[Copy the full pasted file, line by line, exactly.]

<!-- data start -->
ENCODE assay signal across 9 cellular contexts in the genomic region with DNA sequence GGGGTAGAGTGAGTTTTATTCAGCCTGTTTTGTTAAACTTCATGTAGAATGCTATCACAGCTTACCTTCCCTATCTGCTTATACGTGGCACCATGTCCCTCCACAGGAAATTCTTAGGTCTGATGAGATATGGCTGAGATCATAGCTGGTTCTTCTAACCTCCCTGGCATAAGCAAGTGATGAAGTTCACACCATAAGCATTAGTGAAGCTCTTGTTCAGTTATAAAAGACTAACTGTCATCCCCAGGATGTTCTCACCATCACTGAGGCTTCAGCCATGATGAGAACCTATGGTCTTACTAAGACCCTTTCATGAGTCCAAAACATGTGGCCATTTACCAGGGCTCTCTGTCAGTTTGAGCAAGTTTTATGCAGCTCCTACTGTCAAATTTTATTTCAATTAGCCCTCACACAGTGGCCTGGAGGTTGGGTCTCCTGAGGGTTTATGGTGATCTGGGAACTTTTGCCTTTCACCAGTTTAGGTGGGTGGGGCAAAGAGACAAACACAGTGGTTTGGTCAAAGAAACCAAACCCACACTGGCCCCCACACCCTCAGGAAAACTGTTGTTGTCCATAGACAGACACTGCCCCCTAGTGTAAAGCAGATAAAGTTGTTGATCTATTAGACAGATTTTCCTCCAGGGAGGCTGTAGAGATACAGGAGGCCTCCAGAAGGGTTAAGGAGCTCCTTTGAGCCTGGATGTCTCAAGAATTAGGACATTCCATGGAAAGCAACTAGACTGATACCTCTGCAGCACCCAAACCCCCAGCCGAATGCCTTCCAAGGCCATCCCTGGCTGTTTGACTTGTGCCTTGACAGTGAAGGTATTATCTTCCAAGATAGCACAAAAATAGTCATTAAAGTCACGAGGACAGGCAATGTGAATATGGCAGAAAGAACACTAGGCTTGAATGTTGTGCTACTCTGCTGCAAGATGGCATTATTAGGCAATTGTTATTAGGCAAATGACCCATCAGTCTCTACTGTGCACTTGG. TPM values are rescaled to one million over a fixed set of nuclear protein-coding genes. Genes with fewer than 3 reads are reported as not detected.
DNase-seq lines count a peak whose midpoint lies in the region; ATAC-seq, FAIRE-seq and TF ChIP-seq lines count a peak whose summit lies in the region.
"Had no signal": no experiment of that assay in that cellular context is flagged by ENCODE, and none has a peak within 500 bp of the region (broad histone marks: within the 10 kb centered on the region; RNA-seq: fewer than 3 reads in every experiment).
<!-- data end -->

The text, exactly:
ENCODE assay signal across 9 cellular contexts in the genomic region with DNA sequence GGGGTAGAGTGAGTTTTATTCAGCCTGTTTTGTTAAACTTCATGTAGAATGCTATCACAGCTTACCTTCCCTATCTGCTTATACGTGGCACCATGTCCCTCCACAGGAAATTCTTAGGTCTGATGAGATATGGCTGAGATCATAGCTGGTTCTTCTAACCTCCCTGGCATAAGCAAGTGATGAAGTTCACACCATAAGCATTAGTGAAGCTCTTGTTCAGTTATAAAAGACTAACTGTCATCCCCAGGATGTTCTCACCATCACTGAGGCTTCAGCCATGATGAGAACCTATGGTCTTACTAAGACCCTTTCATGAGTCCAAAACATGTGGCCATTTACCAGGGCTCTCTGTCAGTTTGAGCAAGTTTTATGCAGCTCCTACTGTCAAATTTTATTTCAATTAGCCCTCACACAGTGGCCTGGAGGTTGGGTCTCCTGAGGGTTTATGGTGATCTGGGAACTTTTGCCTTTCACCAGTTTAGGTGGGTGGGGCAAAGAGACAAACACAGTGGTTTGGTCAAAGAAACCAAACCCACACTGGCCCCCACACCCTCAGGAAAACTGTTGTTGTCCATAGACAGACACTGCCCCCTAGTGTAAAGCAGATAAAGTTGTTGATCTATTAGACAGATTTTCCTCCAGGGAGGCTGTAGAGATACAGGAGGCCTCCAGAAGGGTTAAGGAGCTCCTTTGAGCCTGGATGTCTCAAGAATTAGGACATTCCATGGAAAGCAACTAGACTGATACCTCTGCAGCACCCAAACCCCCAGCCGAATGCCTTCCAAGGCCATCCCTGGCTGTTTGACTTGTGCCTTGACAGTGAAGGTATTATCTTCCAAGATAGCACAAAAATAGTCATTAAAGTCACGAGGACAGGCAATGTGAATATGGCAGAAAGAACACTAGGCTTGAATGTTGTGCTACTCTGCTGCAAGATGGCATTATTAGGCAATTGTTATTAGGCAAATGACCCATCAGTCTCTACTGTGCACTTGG. TPM values are rescaled to one million over a fixed set of nuclear protein-coding genes. Genes with fewer than 3 reads are reported as not detected.
DNase-seq lines count a peak whose midpoint lies in the region; ATAC-seq, FAIRE-seq and TF ChIP-seq lines count a peak whose summit lies in the region.
"Had no signal": no experiment of that assay in that cellular context is flagged by ENCODE, and none has a peak within 500 bp of the region (broad histone marks: within the 10 kb centered on the region; RNA-seq: fewer than 3 reads in every experiment).